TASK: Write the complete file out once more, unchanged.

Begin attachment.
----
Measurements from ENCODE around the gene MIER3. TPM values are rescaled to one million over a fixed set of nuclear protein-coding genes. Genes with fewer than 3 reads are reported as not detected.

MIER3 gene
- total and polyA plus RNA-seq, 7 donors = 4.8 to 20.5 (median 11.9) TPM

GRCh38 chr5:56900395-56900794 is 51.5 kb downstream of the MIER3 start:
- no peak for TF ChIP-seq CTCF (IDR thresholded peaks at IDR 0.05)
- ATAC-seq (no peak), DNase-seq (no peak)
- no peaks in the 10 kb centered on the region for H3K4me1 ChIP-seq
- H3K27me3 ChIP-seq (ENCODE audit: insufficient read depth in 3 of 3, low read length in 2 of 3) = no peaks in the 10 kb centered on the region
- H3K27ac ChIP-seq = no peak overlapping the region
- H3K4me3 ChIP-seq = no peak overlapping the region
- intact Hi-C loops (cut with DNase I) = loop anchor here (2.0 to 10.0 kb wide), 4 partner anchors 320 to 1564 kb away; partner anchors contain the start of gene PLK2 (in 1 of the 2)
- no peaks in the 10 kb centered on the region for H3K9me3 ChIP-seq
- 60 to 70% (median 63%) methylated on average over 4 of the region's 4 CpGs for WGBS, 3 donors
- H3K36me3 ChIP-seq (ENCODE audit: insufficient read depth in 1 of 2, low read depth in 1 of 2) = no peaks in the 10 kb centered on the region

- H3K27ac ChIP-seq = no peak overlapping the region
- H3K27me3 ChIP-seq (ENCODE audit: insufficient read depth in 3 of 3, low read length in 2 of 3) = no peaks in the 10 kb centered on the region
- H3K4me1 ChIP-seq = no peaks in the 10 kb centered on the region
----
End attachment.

Measurements from ENCODE around the gene MIER3. TPM values are rescaled to one million over a fixed set of nuclear protein-coding genes. Genes with fewer than 3 reads are reported as not detected.

MIER3 gene
- total and polyA plus RNA-seq, 7 donors = 4.8 to 20.5 (median 11.9) TPM

GRCh38 chr5:56900395-56900794 is 51.5 kb downstream of the MIER3 start:
- no peak for TF ChIP-seq CTCF (IDR thresholded peaks at IDR 0.05)
- ATAC-seq (no peak), DNase-seq (no peak)
- no peaks in the 10 kb centered on the region for H3K4me1 ChIP-seq
- H3K27me3 ChIP-seq (ENCODE audit: insufficient read depth in 3 of 3, low read length in 2 of 3) = no peaks in the 10 kb centered on the region
- H3K27ac ChIP-seq = no peak overlapping the region
- H3K4me3 ChIP-seq = no peak overlapping the region
- intact Hi-C loops (cut with DNase I) = loop anchor here (2.0 to 10.0 kb wide), 4 partner anchors 320 to 1564 kb away; partner anchors contain the start of gene PLK2 (in 1 of the 2)
- no peaks in the 10 kb centered on the region for H3K9me3 ChIP-seq
- 60 to 70% (median 63%) methylated on average over 4 of the region's 4 CpGs for WGBS, 3 donors
- H3K36me3 ChIP-seq (ENCODE audit: insufficient read depth in 1 of 2, low read depth in 1 of 2) = no peaks in the 10 kb centered on the region

- H3K27ac ChIP-seq = no peak overlapping the region
- H3K27me3 ChIP-seq (ENCODE audit: insufficient read depth in 3 of 3, low read length in 2 of 3) = no peaks in the 10 kb centered on the region
- H3K4me1 ChIP-seq = no peaks in the 10 kb centered on the region